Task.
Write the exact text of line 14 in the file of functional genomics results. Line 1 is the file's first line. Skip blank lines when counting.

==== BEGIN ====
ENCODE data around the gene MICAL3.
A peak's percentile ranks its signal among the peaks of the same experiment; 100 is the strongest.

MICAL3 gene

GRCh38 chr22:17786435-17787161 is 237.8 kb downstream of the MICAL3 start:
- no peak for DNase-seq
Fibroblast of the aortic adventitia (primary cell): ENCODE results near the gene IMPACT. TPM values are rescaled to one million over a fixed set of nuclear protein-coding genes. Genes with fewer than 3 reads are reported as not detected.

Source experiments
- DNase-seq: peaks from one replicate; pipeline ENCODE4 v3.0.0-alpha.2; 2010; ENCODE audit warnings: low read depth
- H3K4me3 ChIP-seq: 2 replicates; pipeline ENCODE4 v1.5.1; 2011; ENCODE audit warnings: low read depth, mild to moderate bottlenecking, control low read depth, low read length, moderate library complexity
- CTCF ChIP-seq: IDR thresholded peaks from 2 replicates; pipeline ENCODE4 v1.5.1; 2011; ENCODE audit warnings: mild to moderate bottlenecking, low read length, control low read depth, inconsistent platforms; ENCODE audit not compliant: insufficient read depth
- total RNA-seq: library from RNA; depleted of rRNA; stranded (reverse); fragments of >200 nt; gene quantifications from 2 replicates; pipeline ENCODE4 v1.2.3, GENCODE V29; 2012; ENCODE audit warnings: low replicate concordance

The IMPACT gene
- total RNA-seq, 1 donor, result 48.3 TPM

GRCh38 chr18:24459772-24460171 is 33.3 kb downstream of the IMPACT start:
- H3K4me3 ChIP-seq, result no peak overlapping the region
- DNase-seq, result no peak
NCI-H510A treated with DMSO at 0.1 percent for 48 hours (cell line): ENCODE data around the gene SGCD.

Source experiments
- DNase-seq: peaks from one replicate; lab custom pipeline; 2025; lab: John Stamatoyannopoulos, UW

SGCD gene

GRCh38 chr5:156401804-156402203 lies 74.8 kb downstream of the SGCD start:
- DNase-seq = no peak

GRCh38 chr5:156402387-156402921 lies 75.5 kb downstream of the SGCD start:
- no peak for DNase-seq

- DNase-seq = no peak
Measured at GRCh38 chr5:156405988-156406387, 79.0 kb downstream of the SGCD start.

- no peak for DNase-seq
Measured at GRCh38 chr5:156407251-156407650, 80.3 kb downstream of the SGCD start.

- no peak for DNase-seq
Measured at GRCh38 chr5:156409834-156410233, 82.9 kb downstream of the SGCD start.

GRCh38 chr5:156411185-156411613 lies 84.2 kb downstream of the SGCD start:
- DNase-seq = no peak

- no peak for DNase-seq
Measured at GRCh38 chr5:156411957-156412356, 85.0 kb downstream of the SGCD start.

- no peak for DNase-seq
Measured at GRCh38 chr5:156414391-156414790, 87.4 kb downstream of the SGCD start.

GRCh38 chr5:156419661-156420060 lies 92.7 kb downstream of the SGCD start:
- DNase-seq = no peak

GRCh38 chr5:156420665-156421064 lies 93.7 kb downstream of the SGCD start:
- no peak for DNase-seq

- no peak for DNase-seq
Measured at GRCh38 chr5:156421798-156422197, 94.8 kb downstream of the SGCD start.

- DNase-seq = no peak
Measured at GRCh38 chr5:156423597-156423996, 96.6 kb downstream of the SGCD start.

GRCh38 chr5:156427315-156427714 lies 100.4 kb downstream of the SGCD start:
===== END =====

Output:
GRCh38 chr18:24459772-24460171 is 33.3 kb downstream of the IMPACT start: